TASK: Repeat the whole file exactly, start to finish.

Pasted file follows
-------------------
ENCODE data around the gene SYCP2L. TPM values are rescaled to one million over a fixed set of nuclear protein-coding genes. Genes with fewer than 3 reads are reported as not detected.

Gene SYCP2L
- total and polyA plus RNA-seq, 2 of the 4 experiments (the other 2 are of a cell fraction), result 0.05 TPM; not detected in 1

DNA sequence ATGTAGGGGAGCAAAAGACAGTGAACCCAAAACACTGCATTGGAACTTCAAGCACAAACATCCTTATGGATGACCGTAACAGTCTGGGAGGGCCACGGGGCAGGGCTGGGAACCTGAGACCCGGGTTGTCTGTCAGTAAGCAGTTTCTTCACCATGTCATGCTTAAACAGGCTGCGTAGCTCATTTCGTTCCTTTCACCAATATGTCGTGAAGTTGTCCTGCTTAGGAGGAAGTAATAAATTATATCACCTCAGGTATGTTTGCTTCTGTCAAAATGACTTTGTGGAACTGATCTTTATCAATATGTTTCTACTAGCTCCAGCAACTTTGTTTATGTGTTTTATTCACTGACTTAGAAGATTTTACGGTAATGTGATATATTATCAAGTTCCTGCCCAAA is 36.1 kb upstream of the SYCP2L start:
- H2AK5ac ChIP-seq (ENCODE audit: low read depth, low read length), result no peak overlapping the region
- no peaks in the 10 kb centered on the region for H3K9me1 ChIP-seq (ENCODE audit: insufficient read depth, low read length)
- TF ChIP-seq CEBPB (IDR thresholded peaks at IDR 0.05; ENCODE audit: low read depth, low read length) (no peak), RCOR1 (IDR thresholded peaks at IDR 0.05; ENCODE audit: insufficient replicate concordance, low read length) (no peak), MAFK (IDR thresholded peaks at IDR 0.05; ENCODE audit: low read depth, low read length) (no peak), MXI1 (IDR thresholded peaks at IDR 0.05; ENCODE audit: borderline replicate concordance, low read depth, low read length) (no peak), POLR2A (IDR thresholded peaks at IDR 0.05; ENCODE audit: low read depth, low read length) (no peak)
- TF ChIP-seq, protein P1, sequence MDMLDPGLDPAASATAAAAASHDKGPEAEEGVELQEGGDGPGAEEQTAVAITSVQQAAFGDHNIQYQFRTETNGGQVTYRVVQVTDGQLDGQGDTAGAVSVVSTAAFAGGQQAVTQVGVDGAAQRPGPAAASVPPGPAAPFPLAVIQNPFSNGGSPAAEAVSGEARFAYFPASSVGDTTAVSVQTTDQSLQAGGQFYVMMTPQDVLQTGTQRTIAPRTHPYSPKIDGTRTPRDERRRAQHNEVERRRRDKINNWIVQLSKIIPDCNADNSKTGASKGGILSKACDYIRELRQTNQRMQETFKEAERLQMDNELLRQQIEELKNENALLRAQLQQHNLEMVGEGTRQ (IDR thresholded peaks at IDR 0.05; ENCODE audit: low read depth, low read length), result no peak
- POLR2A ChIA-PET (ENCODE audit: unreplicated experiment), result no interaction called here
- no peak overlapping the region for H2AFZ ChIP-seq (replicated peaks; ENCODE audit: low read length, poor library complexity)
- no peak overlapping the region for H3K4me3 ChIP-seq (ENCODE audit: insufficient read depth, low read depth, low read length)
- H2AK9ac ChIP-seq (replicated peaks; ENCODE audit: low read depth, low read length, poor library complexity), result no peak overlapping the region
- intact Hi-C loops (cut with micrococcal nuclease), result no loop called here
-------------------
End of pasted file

ENCODE data around the gene SYCP2L. TPM values are rescaled to one million over a fixed set of nuclear protein-coding genes. Genes with fewer than 3 reads are reported as not detected.

Gene SYCP2L
- total and polyA plus RNA-seq, 2 of the 4 experiments (the other 2 are of a cell fraction), result 0.05 TPM; not detected in 1

DNA sequence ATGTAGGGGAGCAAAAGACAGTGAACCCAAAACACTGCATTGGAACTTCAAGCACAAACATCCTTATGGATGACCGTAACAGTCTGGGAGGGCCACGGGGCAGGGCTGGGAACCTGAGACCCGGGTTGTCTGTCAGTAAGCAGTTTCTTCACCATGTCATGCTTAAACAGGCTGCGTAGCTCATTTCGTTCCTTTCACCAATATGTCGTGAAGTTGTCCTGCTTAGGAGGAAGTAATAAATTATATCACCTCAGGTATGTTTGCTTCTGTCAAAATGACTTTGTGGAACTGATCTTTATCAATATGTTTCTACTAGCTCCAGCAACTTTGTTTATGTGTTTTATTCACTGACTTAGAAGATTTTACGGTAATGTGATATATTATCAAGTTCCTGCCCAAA is 36.1 kb upstream of the SYCP2L start:
- H2AK5ac ChIP-seq (ENCODE audit: low read depth, low read length), result no peak overlapping the region
- no peaks in the 10 kb centered on the region for H3K9me1 ChIP-seq (ENCODE audit: insufficient read depth, low read length)
- TF ChIP-seq CEBPB (IDR thresholded peaks at IDR 0.05; ENCODE audit: low read depth, low read length) (no peak), RCOR1 (IDR thresholded peaks at IDR 0.05; ENCODE audit: insufficient replicate concordance, low read length) (no peak), MAFK (IDR thresholded peaks at IDR 0.05; ENCODE audit: low read depth, low read length) (no peak), MXI1 (IDR thresholded peaks at IDR 0.05; ENCODE audit: borderline replicate concordance, low read depth, low read length) (no peak), POLR2A (IDR thresholded peaks at IDR 0.05; ENCODE audit: low read depth, low read length) (no peak)
- TF ChIP-seq, protein P1, sequence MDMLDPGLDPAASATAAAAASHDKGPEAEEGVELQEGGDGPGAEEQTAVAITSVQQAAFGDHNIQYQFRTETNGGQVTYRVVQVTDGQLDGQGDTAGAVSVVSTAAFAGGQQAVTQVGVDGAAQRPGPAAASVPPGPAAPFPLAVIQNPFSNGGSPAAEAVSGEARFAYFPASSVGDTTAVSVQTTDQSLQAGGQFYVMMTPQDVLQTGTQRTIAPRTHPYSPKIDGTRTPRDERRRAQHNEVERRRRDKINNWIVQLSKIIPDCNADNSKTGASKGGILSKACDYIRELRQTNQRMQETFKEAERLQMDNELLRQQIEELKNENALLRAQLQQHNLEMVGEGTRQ (IDR thresholded peaks at IDR 0.05; ENCODE audit: low read depth, low read length), result no peak
- POLR2A ChIA-PET (ENCODE audit: unreplicated experiment), result no interaction called here
- no peak overlapping the region for H2AFZ ChIP-seq (replicated peaks; ENCODE audit: low read length, poor library complexity)
- no peak overlapping the region for H3K4me3 ChIP-seq (ENCODE audit: insufficient read depth, low read depth, low read length)
- H2AK9ac ChIP-seq (replicated peaks; ENCODE audit: low read depth, low read length, poor library complexity), result no peak overlapping the region
- intact Hi-C loops (cut with micrococcal nuclease), result no loop called here